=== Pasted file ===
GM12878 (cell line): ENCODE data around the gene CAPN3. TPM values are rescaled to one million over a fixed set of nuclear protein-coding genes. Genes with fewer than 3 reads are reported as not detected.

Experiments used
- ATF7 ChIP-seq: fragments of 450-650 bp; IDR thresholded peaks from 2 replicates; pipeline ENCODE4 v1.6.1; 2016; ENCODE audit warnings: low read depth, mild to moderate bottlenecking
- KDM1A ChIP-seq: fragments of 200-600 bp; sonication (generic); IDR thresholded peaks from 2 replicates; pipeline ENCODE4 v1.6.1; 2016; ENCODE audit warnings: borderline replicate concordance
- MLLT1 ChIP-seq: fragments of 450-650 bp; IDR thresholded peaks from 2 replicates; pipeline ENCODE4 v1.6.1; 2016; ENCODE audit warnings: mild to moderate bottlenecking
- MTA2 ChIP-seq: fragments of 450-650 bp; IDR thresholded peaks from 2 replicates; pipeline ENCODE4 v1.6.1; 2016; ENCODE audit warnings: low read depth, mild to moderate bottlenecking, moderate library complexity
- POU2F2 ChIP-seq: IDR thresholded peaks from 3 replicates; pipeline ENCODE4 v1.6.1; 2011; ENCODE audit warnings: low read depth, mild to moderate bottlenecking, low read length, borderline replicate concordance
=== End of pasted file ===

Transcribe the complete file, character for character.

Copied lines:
GM12878 (cell line): ENCODE data around the gene CAPN3. TPM values are rescaled to one million over a fixed set of nuclear protein-coding genes. Genes with fewer than 3 reads are reported as not detected.

Experiments used
- ATF7 ChIP-seq: fragments of 450-650 bp; IDR thresholded peaks from 2 replicates; pipeline ENCODE4 v1.6.1; 2016; ENCODE audit warnings: low read depth, mild to moderate bottlenecking
- KDM1A ChIP-seq: fragments of 200-600 bp; sonication (generic); IDR thresholded peaks from 2 replicates; pipeline ENCODE4 v1.6.1; 2016; ENCODE audit warnings: borderline replicate concordance
- MLLT1 ChIP-seq: fragments of 450-650 bp; IDR thresholded peaks from 2 replicates; pipeline ENCODE4 v1.6.1; 2016; ENCODE audit warnings: mild to moderate bottlenecking
- MTA2 ChIP-seq: fragments of 450-650 bp; IDR thresholded peaks from 2 replicates; pipeline ENCODE4 v1.6.1; 2016; ENCODE audit warnings: low read depth, mild to moderate bottlenecking, moderate library complexity
- POU2F2 ChIP-seq: IDR thresholded peaks from 3 replicates; pipeline ENCODE4 v1.6.1; 2011; ENCODE audit warnings: low read depth, mild to moderate bottlenecking, low read length, borderline replicate concordance